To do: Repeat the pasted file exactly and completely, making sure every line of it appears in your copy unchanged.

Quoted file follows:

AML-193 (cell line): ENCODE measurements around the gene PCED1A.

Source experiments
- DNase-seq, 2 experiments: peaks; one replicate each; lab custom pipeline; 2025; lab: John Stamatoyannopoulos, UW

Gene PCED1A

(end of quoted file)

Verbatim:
AML-193 (cell line): ENCODE measurements around the gene PCED1A.

Source experiments
- DNase-seq, 2 experiments: peaks; one replicate each; lab custom pipeline; 2025; lab: John Stamatoyannopoulos, UW

Gene PCED1A